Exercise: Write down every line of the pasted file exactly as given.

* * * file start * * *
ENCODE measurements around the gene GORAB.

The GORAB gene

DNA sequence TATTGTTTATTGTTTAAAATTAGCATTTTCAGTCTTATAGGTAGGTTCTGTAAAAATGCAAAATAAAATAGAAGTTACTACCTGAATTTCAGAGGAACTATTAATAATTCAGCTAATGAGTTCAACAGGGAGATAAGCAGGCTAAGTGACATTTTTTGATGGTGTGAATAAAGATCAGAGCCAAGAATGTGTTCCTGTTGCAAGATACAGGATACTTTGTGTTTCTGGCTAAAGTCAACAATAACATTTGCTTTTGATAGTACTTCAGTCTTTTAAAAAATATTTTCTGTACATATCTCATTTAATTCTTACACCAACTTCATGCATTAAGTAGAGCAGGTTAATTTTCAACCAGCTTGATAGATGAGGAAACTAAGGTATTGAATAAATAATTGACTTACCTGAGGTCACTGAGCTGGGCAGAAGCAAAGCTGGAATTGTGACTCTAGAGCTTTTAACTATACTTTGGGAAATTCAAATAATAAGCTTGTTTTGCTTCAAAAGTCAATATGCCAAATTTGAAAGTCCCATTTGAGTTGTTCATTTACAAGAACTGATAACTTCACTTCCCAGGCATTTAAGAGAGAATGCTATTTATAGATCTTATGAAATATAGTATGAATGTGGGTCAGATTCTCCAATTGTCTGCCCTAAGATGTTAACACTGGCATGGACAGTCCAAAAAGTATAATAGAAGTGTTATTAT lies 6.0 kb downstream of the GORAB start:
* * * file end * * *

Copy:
ENCODE measurements around the gene GORAB.

The GORAB gene

DNA sequence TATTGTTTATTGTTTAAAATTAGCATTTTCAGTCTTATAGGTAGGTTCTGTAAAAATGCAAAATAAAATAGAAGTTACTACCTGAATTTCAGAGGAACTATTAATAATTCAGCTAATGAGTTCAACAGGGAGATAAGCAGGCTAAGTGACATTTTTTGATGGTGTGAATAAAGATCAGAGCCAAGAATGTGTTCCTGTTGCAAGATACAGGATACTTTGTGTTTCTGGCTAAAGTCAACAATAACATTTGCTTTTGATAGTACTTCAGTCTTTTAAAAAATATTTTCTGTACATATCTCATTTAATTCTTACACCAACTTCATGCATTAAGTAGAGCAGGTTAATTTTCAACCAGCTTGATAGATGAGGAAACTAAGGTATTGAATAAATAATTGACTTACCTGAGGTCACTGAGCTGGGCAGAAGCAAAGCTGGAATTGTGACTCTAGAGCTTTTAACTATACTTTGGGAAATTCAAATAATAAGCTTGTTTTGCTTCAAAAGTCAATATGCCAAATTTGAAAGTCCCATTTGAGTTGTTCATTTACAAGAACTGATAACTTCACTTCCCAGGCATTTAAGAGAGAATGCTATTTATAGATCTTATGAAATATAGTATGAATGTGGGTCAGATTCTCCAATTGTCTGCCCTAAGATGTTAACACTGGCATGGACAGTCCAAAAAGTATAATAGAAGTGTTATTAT lies 6.0 kb downstream of the GORAB start: